TB bugs outsmart docs

02 June 2014 - 02:13 By Kim Cloete
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Mycobacterium tuberculosis Ziehl-Neelsen stain. The bacteria has been stained red to show up against the blue tissue.
Mycobacterium tuberculosis Ziehl-Neelsen stain. The bacteria has been stained red to show up against the blue tissue.
Image: CDC

Medical science is in danger of losing the fight against drug-resistant TB because too many doctors are prescribing the wrong medication or too little of the correct drugs.

"We're running into an era in which we won't have drugs available because organisms such as TB have developed resistance to them," said Professor Simon Schaaf, a paediatric researcher at the Desmond Tutu TB Centre, at Stellenbosch University.

Schaaf said it is essential that TB drugs be prescribed with great care so that they do not lose their efficacy.

"We're now at the stage we were in in the early 1990s, when we were waiting for new drugs with which to treat multidrug-resistant TB.

"Now we've used up our chances. We need to help the patients but also protect the efficacy of the drugs," he said.

Schaaf, who was recently awarded the National Order of Mapungubwe (silver) by President Jacob Zuma for his ground-breaking work on drug-resistant TB, said doctors must have a better understanding of TB treatment.

"We are not thinking carefully enough about what we are doing, largely because of ignorance. If you're only giving one, or too few drugs, resistance can develop."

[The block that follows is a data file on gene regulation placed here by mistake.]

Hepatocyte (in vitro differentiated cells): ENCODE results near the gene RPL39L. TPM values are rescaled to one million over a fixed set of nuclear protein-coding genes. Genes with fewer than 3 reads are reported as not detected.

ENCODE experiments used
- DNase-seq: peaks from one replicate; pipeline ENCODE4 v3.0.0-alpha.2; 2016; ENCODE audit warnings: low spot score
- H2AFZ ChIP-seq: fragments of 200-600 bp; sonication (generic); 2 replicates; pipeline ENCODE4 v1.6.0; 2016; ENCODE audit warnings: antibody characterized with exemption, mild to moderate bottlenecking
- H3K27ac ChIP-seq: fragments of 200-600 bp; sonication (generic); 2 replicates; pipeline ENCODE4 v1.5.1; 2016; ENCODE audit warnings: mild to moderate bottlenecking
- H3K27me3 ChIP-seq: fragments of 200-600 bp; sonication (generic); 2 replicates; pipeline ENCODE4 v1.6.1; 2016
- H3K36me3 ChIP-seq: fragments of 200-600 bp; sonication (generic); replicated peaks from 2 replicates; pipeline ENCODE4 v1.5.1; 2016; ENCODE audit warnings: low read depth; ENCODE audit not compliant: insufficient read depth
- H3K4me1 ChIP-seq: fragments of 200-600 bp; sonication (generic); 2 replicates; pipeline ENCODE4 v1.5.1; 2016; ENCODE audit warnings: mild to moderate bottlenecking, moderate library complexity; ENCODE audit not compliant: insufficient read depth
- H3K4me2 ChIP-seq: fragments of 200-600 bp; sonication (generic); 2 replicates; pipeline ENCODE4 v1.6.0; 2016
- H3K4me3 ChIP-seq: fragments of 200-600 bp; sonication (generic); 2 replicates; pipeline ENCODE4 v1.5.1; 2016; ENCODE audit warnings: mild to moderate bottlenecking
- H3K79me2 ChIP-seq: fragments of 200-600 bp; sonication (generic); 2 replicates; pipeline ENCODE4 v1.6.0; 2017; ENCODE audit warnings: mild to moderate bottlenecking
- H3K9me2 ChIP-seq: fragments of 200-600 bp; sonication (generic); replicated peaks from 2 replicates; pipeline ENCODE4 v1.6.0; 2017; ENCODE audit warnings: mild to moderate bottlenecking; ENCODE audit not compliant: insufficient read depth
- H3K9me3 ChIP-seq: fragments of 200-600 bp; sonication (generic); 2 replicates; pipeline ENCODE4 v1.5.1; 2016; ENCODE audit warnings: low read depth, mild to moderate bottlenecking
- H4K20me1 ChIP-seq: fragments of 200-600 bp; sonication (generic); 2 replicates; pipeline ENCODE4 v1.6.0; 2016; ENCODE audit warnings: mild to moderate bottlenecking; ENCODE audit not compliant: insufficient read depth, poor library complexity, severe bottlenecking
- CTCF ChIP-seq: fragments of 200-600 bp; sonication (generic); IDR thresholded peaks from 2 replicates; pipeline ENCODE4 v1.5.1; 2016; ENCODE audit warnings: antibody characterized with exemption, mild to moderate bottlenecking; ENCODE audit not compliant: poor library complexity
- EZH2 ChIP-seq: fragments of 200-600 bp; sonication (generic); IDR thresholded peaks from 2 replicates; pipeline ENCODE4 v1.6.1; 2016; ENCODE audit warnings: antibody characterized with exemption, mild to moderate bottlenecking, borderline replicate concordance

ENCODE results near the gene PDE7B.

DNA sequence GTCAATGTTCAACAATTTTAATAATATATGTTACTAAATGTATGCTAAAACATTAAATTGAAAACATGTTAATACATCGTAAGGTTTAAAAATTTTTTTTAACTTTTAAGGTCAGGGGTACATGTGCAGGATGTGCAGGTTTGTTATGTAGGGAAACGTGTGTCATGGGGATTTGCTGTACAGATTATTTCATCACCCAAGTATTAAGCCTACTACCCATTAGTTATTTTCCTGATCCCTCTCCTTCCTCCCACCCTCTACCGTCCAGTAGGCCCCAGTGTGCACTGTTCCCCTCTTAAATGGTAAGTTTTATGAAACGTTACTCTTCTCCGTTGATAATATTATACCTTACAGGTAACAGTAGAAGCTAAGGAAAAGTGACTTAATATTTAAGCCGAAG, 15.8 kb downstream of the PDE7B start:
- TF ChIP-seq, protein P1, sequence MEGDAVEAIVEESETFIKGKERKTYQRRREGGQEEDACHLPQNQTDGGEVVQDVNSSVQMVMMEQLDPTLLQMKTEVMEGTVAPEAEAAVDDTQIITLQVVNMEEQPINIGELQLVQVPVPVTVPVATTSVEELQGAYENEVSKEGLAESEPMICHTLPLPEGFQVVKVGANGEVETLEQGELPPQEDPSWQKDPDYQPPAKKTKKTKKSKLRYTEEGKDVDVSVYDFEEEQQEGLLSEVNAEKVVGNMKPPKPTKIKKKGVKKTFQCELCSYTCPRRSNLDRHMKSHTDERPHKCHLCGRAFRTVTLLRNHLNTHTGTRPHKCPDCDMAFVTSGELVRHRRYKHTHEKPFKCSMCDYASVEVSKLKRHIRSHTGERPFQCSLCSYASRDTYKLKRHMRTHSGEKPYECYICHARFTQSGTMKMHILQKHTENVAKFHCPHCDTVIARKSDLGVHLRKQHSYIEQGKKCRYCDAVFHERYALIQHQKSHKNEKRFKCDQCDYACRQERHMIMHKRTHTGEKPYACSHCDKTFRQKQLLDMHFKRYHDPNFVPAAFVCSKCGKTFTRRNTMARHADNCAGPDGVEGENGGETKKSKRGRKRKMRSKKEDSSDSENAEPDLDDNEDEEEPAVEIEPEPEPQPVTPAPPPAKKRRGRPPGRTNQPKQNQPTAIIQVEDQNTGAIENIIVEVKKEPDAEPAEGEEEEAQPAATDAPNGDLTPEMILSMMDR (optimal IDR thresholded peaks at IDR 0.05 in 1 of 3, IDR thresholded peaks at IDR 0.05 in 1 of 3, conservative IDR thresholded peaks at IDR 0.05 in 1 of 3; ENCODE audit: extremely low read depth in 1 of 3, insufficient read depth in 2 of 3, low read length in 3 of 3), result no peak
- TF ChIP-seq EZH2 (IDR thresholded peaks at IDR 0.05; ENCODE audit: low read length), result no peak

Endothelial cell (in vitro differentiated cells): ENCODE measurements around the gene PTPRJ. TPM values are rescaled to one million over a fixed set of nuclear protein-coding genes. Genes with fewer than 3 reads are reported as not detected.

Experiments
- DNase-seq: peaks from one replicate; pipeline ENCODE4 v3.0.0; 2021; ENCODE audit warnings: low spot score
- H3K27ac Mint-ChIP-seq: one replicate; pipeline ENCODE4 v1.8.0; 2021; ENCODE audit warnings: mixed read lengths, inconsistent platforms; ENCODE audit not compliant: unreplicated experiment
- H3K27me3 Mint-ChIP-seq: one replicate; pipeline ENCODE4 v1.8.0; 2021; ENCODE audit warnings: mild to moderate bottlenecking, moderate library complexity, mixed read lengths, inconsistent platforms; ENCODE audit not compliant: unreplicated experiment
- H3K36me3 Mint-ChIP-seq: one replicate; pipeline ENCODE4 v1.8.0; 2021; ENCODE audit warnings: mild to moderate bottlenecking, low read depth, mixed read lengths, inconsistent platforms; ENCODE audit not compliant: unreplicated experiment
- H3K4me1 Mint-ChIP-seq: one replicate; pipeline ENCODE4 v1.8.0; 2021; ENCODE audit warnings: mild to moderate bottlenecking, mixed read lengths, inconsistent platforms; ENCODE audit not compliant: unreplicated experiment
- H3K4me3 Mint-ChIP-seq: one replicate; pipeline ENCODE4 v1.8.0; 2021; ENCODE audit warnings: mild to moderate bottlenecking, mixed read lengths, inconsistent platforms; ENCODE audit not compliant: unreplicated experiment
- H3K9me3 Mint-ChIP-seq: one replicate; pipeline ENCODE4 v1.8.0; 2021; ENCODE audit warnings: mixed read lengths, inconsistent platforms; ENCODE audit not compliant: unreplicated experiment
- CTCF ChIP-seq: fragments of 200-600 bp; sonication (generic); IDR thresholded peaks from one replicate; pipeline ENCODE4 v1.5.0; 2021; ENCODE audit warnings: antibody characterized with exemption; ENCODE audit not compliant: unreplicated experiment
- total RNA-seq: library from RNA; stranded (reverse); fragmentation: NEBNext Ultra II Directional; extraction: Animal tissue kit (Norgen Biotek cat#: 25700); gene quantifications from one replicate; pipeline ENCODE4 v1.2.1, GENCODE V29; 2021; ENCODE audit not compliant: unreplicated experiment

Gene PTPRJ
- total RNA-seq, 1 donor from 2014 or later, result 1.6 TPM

He said doctors and nurses needed to be careful about monitoring whether the medication was working.

Patients can become drug-resistant if they do not take their medication exactly as prescribed.

"Sometimes, when patients fail to respond to ordinary treatment after six months, they're put on the same medication again, adding only one drug. By doing this, they become resistant to all TB drugs.

"This has caused a huge problem and cases of extensive drug-resistant TB, which can be fatal."

Schaaf said a combination of drugs was essential. He recommends that at least four drugs be prescribed for someone with drug-resistant TB.

"You need the combination of drugs so that the drugs can protect each other from resistance mutations. If one doesn't work, the others might," he said.

Schaaf's work has proved that multidrug-resistant TB can be treated successfully. Children with multidrug-resistant TB have a cure rate of 90%, compared with a 50% to 60% rate for adults.

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